The following is a set of a set of IRS FAQs which may be helpful in understanding the nuances of the law:
“What is the Mortgage Forgiveness Debt Relief Act of 2007?
The Mortgage Forgiveness Debt Relief Act of 2007 was enacted on December 20, 2007 (see News Release IR-2008-17). Generally, the Act allows exclusion of income realized as a result of modification of the terms of the mortgage, or foreclosure on your principal residence.
“What does that mean?
Usually, debt that is forgiven or cancelled by a lender must be included as income on your tax return and is taxable. The Mortgage Forgiveness Debt Relief Act of 2007 allows you to exclude certain cancelled debt on your principal residence from income.
“Does the Mortgage Forgiveness Debt Relief Act of 2007 apply to all forgiven or cancelled debts?
No, the Act applies only to forgiven or cancelled debt used to buy, build or substantially improve your principal residence, or to refinance debt incurred for those purposes.
“What about refinanced homes?
Debt used to refinance your home qualifies for this exclusion, but only up to the extent that the principal balance of the old mortgage, immediately before the refinancing, would have qualified.
“Does this provision apply for the 2007 tax year only?
It applies to qualified debt forgiven in 2007, 2008 or 2009.
“If the forgiven debt is excluded from income, do I have to report it on my tax return?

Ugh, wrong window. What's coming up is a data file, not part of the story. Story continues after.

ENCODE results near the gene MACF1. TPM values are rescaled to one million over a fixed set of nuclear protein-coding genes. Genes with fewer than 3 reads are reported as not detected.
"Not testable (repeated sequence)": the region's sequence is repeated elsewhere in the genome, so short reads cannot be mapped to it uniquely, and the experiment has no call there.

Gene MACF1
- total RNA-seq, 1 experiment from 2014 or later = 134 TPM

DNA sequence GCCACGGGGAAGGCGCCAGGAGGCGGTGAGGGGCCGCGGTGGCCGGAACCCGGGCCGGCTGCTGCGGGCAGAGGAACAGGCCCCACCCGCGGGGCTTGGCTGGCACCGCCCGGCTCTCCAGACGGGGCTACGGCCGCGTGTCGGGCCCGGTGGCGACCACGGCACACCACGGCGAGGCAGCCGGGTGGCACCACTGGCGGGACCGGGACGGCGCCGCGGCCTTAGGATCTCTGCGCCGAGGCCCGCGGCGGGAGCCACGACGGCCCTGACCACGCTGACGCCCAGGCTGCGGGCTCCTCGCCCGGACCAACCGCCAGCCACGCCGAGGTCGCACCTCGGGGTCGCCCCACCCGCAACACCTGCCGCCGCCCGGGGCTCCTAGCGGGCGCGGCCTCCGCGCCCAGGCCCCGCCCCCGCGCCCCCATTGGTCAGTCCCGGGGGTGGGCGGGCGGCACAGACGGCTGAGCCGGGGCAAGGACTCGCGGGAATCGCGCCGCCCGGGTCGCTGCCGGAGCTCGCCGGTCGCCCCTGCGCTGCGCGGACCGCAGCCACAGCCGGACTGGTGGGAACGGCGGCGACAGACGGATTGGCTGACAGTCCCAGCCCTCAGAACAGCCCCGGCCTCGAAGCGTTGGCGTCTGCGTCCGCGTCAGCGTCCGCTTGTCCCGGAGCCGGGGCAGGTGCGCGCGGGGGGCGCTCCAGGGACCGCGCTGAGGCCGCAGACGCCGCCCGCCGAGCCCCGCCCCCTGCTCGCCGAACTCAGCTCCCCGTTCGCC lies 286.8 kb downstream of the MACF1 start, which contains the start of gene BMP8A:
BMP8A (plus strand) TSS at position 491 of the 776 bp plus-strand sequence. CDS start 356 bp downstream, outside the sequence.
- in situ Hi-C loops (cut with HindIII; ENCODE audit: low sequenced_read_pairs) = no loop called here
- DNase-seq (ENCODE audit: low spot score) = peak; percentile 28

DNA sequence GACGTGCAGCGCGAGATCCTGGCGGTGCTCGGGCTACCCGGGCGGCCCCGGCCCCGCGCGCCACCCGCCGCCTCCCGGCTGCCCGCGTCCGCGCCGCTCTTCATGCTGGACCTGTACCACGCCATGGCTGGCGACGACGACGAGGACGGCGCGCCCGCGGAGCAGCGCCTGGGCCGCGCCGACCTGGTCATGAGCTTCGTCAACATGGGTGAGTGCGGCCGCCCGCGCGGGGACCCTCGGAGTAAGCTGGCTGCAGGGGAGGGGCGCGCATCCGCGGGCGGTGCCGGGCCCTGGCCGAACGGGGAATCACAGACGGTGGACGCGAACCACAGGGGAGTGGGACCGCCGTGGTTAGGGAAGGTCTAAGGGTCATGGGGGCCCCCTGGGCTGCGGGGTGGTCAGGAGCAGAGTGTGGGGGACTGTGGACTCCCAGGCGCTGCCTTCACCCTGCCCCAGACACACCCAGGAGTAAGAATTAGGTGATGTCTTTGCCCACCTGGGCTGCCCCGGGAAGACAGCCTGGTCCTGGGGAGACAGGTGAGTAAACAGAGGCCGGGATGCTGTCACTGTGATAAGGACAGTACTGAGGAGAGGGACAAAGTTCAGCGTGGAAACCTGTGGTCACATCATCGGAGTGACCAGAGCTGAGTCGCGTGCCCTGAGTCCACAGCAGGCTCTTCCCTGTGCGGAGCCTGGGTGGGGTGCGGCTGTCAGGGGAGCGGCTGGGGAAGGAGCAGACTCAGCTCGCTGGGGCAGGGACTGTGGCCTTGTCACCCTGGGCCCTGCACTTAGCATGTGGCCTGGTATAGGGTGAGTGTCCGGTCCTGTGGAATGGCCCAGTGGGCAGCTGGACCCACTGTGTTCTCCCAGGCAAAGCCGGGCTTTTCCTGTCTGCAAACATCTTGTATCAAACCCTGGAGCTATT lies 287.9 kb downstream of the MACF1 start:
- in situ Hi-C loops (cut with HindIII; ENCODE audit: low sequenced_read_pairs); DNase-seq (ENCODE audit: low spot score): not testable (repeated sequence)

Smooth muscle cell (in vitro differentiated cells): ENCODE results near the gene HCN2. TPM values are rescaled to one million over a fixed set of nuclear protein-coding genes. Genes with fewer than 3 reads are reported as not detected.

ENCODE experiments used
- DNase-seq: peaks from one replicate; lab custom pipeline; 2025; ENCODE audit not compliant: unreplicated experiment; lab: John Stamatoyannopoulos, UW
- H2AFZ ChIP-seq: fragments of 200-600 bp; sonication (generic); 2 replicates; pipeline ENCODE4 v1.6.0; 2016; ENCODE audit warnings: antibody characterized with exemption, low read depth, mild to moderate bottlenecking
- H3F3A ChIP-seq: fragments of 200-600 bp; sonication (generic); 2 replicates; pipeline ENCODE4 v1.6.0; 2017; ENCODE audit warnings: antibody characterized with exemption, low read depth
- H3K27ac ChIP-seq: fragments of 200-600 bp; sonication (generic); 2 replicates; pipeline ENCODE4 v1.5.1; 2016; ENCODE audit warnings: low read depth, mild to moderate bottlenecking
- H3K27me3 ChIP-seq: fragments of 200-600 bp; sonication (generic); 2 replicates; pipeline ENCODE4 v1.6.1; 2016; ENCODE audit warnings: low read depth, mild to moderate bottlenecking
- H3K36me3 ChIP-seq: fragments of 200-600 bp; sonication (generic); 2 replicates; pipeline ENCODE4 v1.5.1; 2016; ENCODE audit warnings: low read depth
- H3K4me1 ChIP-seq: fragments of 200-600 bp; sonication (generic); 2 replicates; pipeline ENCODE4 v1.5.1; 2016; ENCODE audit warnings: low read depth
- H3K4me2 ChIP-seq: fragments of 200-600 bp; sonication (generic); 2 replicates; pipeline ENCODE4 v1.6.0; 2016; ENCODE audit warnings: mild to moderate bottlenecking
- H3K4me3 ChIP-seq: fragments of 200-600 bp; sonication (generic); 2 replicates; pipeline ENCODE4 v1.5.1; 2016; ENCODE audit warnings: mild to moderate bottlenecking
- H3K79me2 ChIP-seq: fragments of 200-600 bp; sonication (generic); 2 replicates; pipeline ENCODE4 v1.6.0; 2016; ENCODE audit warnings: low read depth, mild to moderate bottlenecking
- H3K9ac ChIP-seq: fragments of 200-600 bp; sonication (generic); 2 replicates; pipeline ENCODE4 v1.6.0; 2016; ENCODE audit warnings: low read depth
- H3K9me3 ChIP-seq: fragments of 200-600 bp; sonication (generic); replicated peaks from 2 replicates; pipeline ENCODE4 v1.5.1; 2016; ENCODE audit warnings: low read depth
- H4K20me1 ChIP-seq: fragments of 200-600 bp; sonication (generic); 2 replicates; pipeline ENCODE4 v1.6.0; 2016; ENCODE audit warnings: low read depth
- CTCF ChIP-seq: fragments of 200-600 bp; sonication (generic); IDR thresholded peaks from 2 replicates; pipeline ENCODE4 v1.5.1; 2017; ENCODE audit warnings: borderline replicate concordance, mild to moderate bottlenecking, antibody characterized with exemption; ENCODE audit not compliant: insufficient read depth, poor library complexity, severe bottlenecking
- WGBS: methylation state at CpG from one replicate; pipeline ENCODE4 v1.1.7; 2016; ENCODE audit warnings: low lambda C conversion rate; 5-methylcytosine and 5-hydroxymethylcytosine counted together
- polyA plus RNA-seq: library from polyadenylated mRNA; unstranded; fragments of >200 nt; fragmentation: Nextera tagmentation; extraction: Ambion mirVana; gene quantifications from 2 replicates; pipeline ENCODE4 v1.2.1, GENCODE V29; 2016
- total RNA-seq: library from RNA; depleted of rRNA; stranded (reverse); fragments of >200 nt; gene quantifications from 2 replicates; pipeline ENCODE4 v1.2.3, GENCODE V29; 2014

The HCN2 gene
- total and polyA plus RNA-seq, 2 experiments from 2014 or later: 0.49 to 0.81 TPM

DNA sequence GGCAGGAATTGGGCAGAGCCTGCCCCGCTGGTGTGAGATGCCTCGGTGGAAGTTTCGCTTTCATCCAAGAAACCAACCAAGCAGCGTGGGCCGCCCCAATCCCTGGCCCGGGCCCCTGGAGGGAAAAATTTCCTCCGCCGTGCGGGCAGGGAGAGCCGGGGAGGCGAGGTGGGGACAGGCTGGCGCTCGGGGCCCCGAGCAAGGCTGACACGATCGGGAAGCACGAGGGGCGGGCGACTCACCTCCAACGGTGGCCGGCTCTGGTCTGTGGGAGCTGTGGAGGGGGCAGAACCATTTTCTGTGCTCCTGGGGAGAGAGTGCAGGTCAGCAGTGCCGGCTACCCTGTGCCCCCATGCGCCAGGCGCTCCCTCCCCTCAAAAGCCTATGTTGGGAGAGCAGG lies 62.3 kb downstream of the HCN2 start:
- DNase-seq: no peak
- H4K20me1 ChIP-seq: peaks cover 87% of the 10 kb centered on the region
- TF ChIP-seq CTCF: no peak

Yes. The amount of debt forgiven must be reported on Form 982 and the Form 982 must be attached to your tax return.
“Do I have to complete the entire Form 982?
Form 982, Reduction of Tax Attributes Due to Discharge of Indebtedness (and Section 1082 Adjustment), is used for other purposes in addition to reporting the exclusion of forgiveness of qualified principal residence indebtedness. If you are using the form only to report the exclusion of forgiveness of qualified principal residence indebtedness as the result of foreclosure on your principal residence, you only need to complete lines 1e and 2. If you kept ownership of your home and modification of the terms of your mortgage resulted in the forgiveness of qualified principal residence indebtedness, complete lines 1e, 2, and 10b. Attach the Form 982 to your tax return.
“Where can I get this form?
You can download the form at IRS.gov, or call 1-800-829-3676. If you call to order, please allow 7-10 days for delivery.
“How do I know or find out how much was forgiven?
Your lender should send a Form 1099-C, Cancellation of Debt, by January 31, 2008. The amount of debt forgiven or cancelled will be shown in box 2. If this debt is all qualified principal residence indebtedness, the amount shown in box 2 will generally be the amount that you enter on lines 2 and 10b, if applicable, on Form 982.
“Can I exclude debt forgiven on my second home, credit card or car loans?